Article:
Alumni 234 revisited

Author: Lucy Negash '15

Dr. Daniel Krach ’83 and his son Patrick ’15 share a love of swords.

That unusual affinity can be traced directly to the time each has spent as a resident assistant in Alumni Hall under the tutelage of rector Father George Rozum, CSC, ’61, ’80MSA.

The elder Krach came to Notre Dame in 1979 because of his father’s infectious enthusiasm for football. He was assigned to Alumni Hall, where Father George had been rector for a year. Daniel studied microbiology, prepared for medical school and played backgammon and bridge with his friends in Father George’s social room. He loved the spirit and camaraderie in the hall, he says, so when he became a senior he applied for and was given an RA position and soon moved in to room 234.

Photo by Barbara Johnston

“I had two really good RAs during my freshman year, and I really appreciated them taking the time to get to know me and help me out,” says Daniel, an ophthalmologist in Fort Wayne, Indiana. “I wanted to be an RA, particularly with freshmen, so I could help them assimilate to college as well as the RAs did before me.”

To Daniel, being an RA wasn’t a chore. While many of his friends moved off campus to “throw keggers,” Daniel preferred to spend time with first-year students, priests-in-residence and other RAs. And Alumni Hall’s central location meant easier treks to biology labs, the dining hall and the Basilica, so he was happy to stay on campus.

Although Father George favored law and order, he also wanted to make sure Alumni residents had a good experience. Daniel says the RAs translated this policy as having fun while enforcing the rules. One evening on duty Daniel and another RA were chatting with Father Dan Jenky, CSC, ’70, ’73M.Th., the priest-in-residence, who occasionally would bring over artifacts from the Basilica for students to see. When they heard a celebration that was getting out of hand, the RAs borrowed a few items from the priest and raided the party. Wearing 12th century Turkish helmets and chain mail, and wielding ancient swords, the costumed enforcers sent their boisterous classmates back to their rooms.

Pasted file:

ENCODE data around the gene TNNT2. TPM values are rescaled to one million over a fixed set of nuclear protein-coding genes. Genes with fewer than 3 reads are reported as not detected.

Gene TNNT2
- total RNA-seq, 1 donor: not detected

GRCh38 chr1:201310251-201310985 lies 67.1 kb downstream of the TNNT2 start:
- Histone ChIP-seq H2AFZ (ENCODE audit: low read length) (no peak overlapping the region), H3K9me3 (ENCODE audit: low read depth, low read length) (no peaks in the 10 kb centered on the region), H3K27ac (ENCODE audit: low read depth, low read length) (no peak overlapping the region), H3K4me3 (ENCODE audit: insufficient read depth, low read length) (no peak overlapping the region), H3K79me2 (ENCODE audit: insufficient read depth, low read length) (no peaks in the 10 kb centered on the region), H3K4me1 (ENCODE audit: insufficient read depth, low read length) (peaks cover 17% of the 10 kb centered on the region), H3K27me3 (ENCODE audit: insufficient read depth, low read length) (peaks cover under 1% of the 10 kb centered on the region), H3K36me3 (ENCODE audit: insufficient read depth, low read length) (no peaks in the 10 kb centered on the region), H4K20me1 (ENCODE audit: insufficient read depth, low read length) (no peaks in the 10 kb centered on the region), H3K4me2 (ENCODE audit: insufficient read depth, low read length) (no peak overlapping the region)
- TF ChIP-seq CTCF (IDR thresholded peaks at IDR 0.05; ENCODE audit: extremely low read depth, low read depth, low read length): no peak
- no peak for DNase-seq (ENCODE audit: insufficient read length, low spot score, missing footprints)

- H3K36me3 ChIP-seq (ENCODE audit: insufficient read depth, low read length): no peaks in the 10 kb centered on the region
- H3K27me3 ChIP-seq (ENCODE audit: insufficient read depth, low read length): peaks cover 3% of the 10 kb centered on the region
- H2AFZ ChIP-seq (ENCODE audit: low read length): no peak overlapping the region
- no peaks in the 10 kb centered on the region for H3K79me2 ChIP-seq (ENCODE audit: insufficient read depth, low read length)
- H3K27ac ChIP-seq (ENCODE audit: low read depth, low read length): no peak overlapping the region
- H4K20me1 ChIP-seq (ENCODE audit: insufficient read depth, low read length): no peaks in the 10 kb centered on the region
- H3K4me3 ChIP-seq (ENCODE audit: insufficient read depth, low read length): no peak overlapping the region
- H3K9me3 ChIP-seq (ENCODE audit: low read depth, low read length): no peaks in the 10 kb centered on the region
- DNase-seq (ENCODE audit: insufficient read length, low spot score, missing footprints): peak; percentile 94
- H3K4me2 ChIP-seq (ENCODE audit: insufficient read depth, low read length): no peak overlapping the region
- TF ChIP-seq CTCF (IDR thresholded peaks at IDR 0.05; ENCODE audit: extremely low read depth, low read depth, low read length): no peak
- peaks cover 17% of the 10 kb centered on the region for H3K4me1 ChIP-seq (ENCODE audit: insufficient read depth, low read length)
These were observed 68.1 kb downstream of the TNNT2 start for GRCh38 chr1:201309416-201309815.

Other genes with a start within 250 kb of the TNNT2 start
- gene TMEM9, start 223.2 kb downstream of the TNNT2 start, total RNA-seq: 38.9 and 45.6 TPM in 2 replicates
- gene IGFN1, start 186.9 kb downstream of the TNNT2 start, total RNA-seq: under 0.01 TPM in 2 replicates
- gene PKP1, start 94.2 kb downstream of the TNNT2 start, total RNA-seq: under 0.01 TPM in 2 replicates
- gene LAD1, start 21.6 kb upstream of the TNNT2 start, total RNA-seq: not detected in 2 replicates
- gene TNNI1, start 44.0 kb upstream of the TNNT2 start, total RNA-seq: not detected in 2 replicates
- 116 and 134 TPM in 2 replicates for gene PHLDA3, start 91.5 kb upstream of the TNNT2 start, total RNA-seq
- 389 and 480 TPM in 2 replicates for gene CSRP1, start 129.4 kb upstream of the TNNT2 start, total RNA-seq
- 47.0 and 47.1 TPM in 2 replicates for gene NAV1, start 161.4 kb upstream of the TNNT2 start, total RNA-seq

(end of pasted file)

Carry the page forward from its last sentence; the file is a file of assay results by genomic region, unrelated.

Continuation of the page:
When Patrick received his acceptance to Notre Dame 28 years later, Daniel called Father George and asked if Patrick could be placed in Alumni Hall — he wanted his son to live in the “best dorm around.” Patrick chose to major in biology and as a junior prepared his medical school application to Indiana University just like his dad. He also submitted his name for consideration to be an RA. Again, Daniel called Father George and recommended his son for the position.

So now Patrick is an RA in Alumni Hall, living in room 234, keeping watch over freshmen, just as his father did. He echoes his father in his gratitude to his own RA, who guided a young student through tough classes and suggested activities he should try.

And, like his father, Patrick says having fun and socializing with his fellow Alumni Hall Dawgs is still part of the RA mantra.

“[In Alumni] we have Dive Night, where we get as many people as we can together and go jump off the high dive at the Rock on Wednesday nights,” Patrick says. “We dress up in different costumes, like patriotic stuff or cowboy outfits, and crank up the music and have a good time. As an RA I get to lead this and come up with the themes every week, and it has just been such a fun way to let off some steam and bond with classmates of all ages.”

Then there’s that sword stuff.

When Father George celebrated his 75th birthday last year, Dawgs traveled from across the country to attend his surprise party at Notre Dame’s Morris Inn. The night hit a high note when at midnight Father George used a massive sword — not, however, the same one Daniel used to break up the party three decades ago — to slice his birthday cake. To Patrick, the celebration exemplified how loyal the Dawgs are to their dorm, their hallmates and their rector.

The soft-spoken Father George still uses “cheat cards” to memorize the names of freshmen before they arrive on campus so he can welcome them by name. His presence has been a mainstay in shaping the Krachs’ experiences at Notre Dame. “The ambience, the rector and the community are all still there,” says Daniel of Alumni Hall, “and I think that’s something special.”

Lucy Negash was this magazine’s autumn 2014 intern.